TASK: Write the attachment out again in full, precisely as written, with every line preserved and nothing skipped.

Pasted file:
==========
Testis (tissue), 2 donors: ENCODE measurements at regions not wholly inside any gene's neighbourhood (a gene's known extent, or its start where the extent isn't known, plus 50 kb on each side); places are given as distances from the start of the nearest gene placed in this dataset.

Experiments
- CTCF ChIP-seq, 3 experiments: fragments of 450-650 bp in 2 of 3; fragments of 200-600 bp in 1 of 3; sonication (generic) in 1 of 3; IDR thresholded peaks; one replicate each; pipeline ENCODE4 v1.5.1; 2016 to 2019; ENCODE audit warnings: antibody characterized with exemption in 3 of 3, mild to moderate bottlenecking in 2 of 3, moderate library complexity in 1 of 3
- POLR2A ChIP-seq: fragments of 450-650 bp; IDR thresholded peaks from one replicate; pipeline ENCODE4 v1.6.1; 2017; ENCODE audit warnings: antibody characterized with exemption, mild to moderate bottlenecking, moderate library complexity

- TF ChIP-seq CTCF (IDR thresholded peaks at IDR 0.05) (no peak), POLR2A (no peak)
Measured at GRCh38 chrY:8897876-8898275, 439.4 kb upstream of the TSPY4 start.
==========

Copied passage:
Testis (tissue), 2 donors: ENCODE measurements at regions not wholly inside any gene's neighbourhood (a gene's known extent, or its start where the extent isn't known, plus 50 kb on each side); places are given as distances from the start of the nearest gene placed in this dataset.

Experiments
- CTCF ChIP-seq, 3 experiments: fragments of 450-650 bp in 2 of 3; fragments of 200-600 bp in 1 of 3; sonication (generic) in 1 of 3; IDR thresholded peaks; one replicate each; pipeline ENCODE4 v1.5.1; 2016 to 2019; ENCODE audit warnings: antibody characterized with exemption in 3 of 3, mild to moderate bottlenecking in 2 of 3, moderate library complexity in 1 of 3
- POLR2A ChIP-seq: fragments of 450-650 bp; IDR thresholded peaks from one replicate; pipeline ENCODE4 v1.6.1; 2017; ENCODE audit warnings: antibody characterized with exemption, mild to moderate bottlenecking, moderate library complexity

- TF ChIP-seq CTCF (IDR thresholded peaks at IDR 0.05) (no peak), POLR2A (no peak)
Measured at GRCh38 chrY:8897876-8898275, 439.4 kb upstream of the TSPY4 start.